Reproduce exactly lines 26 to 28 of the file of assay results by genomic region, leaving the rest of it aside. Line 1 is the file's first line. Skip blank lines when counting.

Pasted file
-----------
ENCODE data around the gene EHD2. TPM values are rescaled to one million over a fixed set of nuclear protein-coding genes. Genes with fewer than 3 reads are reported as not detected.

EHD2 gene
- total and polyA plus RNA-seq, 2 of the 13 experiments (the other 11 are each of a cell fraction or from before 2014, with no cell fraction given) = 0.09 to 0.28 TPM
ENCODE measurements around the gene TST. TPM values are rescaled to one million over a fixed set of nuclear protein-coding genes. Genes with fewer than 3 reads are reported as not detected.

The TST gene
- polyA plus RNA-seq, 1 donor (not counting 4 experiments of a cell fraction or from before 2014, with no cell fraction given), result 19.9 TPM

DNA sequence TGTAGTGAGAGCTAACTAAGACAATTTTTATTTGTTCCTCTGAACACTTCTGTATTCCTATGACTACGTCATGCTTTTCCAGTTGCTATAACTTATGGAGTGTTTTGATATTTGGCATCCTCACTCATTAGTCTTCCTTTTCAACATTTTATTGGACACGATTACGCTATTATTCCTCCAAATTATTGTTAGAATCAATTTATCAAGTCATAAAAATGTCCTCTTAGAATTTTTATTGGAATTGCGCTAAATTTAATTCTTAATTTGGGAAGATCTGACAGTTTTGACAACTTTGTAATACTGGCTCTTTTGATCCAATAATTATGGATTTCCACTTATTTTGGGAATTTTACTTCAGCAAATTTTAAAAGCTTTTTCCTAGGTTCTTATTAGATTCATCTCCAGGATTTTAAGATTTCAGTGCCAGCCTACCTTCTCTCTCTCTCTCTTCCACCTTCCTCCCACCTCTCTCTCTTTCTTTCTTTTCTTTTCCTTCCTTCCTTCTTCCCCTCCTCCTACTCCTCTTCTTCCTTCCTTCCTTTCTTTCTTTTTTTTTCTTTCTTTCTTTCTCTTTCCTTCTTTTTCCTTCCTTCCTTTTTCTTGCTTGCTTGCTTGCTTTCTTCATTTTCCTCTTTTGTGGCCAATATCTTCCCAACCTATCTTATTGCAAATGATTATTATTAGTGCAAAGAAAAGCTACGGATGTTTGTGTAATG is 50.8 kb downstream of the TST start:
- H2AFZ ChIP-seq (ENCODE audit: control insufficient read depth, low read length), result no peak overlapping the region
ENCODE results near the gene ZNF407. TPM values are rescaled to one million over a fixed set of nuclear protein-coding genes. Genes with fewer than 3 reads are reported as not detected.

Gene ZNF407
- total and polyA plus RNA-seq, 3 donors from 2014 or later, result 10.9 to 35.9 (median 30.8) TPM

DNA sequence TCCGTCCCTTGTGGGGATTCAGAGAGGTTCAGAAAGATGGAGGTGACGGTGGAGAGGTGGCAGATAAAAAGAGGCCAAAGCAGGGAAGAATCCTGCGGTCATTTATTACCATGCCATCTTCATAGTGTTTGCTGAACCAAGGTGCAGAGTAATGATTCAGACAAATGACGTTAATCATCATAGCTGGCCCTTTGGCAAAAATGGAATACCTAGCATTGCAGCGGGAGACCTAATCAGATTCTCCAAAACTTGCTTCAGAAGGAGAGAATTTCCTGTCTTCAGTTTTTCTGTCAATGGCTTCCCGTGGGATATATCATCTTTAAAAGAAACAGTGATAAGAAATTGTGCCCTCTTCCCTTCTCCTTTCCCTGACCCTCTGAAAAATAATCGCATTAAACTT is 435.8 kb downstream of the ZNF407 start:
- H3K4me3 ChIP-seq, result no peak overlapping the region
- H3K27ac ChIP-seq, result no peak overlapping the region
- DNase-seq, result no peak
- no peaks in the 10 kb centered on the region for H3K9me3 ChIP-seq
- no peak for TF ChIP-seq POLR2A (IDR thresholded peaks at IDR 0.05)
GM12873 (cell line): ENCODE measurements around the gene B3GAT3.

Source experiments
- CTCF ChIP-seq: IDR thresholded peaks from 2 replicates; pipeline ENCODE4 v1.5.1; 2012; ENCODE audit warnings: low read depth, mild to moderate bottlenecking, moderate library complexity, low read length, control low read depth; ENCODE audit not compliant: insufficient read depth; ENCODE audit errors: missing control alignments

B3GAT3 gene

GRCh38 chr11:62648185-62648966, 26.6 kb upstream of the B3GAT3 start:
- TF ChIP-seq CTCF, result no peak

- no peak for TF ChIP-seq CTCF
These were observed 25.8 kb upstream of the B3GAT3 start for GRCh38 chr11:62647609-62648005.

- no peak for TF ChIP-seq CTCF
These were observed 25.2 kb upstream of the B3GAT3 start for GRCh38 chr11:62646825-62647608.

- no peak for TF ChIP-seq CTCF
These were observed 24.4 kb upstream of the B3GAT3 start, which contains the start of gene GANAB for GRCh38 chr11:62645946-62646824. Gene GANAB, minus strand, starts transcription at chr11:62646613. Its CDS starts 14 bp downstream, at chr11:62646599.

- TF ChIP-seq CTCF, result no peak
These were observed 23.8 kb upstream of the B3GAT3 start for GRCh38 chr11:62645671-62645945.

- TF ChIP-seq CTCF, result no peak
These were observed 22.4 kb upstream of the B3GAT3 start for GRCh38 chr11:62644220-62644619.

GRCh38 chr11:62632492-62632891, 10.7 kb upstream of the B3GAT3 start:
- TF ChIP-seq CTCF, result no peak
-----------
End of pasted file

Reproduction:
- no peak for TF ChIP-seq CTCF
These were observed 25.2 kb upstream of the B3GAT3 start for GRCh38 chr11:62646825-62647608.

- no peak for TF ChIP-seq CTCF